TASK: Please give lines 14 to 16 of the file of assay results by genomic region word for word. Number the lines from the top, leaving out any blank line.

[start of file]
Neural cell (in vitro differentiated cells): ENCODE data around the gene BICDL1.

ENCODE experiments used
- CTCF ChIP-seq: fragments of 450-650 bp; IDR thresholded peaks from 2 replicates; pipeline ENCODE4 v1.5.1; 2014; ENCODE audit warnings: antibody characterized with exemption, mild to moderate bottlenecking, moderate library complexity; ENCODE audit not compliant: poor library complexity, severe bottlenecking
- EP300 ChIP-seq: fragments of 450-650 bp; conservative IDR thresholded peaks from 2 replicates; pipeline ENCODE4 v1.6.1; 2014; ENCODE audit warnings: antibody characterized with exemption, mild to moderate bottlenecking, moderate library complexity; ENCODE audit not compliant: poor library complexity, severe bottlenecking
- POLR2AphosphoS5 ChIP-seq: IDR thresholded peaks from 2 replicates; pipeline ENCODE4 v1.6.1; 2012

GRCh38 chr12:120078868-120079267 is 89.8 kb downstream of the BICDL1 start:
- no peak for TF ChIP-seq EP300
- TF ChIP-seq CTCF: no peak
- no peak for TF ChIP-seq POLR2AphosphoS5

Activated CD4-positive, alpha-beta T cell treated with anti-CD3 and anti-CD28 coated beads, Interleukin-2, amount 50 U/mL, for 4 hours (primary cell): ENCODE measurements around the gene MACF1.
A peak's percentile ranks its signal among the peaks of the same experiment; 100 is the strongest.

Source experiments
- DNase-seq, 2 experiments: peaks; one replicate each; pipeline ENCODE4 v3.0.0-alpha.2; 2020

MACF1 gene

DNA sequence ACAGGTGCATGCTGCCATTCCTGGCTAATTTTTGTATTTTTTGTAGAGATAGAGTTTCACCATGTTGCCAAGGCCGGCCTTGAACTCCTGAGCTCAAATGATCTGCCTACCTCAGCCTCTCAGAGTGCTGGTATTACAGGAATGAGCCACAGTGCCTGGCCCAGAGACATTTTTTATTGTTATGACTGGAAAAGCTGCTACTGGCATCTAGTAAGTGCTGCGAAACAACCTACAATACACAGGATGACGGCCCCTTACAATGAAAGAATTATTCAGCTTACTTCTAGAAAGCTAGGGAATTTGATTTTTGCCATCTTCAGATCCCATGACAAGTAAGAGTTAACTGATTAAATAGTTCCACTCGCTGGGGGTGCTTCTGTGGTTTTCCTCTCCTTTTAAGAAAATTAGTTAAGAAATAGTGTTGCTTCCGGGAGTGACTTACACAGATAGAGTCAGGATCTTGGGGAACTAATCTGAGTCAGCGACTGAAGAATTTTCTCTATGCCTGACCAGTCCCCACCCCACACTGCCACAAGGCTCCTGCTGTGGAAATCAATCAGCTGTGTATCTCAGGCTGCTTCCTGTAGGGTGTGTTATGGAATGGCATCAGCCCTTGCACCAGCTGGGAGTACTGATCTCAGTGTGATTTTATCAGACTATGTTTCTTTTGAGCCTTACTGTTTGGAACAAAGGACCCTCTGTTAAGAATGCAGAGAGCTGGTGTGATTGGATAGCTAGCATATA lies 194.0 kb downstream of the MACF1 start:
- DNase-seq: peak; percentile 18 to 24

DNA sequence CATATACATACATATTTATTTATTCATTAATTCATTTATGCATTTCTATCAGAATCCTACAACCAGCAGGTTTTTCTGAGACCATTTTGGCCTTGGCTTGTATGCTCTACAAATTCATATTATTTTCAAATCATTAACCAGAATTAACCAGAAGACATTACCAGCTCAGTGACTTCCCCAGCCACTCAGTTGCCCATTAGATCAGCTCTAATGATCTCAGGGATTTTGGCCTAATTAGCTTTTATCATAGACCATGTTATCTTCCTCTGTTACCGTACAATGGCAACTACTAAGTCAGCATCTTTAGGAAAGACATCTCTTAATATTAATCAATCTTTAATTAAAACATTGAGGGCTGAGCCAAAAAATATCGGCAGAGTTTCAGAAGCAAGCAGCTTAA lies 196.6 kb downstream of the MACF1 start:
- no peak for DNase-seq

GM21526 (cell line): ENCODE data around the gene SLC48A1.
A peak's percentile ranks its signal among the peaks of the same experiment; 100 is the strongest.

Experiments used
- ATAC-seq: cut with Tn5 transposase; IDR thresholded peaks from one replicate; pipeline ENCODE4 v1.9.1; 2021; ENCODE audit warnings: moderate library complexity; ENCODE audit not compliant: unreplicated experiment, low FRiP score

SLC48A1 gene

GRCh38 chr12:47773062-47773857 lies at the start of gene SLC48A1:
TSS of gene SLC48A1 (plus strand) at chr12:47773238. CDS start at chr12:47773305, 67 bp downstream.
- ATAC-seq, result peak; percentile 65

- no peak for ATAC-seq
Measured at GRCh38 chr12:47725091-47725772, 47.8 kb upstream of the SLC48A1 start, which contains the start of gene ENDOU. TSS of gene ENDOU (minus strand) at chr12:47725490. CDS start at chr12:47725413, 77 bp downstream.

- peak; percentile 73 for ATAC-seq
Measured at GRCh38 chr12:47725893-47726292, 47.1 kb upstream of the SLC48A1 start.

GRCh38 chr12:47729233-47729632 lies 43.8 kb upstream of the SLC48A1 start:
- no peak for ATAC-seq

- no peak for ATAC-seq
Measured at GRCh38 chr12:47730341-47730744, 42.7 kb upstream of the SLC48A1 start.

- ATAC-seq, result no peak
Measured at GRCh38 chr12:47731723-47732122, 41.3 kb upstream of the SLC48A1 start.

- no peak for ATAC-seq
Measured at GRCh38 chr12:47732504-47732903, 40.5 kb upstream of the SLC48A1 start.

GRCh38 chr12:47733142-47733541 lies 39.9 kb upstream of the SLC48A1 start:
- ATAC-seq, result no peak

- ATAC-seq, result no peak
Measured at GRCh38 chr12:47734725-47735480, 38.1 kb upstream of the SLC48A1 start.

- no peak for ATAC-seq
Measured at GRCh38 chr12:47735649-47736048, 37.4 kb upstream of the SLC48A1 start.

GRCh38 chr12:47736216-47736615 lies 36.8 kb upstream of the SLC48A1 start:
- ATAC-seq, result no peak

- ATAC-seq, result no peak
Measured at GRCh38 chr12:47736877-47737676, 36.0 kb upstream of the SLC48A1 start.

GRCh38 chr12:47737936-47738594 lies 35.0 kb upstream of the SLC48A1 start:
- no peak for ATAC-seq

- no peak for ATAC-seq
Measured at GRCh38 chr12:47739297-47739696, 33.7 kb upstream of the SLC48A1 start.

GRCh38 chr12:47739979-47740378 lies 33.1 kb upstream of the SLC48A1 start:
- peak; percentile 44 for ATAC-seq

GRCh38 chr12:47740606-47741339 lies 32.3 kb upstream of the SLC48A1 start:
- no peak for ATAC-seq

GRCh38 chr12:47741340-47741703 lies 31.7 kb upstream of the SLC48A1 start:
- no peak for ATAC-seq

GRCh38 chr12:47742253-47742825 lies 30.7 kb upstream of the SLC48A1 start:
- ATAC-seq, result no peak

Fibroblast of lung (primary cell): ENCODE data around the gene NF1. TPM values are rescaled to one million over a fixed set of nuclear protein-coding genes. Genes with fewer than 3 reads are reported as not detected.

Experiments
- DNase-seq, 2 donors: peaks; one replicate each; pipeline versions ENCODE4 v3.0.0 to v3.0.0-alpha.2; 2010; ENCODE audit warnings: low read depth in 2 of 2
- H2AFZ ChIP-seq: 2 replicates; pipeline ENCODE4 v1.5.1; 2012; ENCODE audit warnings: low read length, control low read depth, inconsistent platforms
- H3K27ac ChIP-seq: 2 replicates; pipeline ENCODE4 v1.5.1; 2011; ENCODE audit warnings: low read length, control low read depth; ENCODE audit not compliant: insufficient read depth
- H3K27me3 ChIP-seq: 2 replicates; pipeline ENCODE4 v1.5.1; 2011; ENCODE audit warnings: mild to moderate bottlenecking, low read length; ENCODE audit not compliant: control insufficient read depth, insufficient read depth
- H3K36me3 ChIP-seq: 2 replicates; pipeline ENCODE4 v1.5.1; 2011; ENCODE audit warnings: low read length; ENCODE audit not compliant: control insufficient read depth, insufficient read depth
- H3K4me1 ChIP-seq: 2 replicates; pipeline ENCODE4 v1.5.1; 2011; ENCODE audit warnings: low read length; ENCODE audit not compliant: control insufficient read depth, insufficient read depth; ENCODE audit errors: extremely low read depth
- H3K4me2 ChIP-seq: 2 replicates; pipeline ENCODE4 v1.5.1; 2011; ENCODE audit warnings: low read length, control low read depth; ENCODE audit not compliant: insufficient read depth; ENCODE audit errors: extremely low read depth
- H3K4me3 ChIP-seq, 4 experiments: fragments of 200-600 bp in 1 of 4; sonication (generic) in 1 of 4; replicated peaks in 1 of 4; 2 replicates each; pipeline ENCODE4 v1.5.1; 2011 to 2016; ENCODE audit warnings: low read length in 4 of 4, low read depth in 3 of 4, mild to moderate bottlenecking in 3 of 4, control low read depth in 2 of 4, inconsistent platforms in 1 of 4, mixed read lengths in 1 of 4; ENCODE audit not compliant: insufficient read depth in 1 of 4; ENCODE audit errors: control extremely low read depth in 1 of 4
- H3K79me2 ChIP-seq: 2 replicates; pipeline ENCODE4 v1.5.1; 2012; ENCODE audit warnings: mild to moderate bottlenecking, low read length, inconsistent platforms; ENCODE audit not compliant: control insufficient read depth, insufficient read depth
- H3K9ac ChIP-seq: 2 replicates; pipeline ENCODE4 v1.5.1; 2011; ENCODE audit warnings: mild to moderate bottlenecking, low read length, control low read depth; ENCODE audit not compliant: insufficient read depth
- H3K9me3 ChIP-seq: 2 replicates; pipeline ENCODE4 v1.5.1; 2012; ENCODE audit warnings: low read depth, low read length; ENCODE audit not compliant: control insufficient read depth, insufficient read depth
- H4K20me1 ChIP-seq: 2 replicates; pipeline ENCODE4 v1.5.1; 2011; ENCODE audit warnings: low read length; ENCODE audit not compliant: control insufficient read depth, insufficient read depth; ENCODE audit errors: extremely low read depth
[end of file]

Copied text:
MACF1 gene

DNA sequence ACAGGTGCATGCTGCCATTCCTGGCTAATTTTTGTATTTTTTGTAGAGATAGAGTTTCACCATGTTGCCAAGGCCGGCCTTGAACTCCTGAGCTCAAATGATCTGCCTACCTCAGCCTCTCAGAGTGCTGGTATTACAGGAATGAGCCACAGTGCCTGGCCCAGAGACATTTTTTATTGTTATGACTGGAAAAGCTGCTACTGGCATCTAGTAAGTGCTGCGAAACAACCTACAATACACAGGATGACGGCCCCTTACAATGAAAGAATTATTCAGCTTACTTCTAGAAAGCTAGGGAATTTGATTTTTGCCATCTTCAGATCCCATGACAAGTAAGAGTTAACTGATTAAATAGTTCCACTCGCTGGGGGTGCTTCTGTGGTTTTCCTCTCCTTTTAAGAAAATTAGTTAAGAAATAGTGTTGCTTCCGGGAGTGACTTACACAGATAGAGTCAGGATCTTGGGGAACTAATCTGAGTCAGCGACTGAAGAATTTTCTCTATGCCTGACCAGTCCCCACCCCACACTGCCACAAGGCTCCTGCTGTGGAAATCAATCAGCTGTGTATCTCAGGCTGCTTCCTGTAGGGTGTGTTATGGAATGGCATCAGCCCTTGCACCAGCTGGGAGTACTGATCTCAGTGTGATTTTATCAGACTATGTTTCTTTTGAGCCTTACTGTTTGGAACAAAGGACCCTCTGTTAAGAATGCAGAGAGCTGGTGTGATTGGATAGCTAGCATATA lies 194.0 kb downstream of the MACF1 start:
- DNase-seq: peak; percentile 18 to 24